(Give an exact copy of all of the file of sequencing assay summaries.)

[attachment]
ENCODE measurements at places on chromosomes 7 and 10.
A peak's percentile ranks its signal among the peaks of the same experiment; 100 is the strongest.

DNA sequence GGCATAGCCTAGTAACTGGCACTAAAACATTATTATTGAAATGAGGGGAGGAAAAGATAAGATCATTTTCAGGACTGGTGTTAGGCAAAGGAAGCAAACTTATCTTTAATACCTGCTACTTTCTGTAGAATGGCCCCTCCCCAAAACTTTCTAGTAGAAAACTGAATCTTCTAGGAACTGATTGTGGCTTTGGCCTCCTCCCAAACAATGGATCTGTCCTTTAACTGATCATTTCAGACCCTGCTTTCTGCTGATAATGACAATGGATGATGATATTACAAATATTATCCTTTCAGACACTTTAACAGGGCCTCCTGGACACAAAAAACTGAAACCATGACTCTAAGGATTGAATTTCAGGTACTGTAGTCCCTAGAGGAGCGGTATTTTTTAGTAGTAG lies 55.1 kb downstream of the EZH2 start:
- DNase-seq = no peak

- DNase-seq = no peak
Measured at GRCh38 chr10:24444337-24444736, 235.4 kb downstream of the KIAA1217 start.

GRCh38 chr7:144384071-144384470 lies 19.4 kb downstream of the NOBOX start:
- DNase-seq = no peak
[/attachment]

ENCODE measurements at places on chromosomes 7 and 10.
A peak's percentile ranks its signal among the peaks of the same experiment; 100 is the strongest.

DNA sequence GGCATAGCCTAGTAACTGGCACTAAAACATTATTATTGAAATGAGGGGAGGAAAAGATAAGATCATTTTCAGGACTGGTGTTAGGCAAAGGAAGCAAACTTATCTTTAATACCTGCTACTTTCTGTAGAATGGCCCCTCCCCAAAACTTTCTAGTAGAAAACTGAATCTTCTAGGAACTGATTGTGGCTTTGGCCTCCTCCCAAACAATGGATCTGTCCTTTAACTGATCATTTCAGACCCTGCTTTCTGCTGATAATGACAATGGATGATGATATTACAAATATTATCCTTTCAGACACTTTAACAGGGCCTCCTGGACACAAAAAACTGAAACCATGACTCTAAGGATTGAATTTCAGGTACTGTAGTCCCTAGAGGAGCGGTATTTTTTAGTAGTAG lies 55.1 kb downstream of the EZH2 start:
- DNase-seq = no peak

- DNase-seq = no peak
Measured at GRCh38 chr10:24444337-24444736, 235.4 kb downstream of the KIAA1217 start.

GRCh38 chr7:144384071-144384470 lies 19.4 kb downstream of the NOBOX start:
- DNase-seq = no peak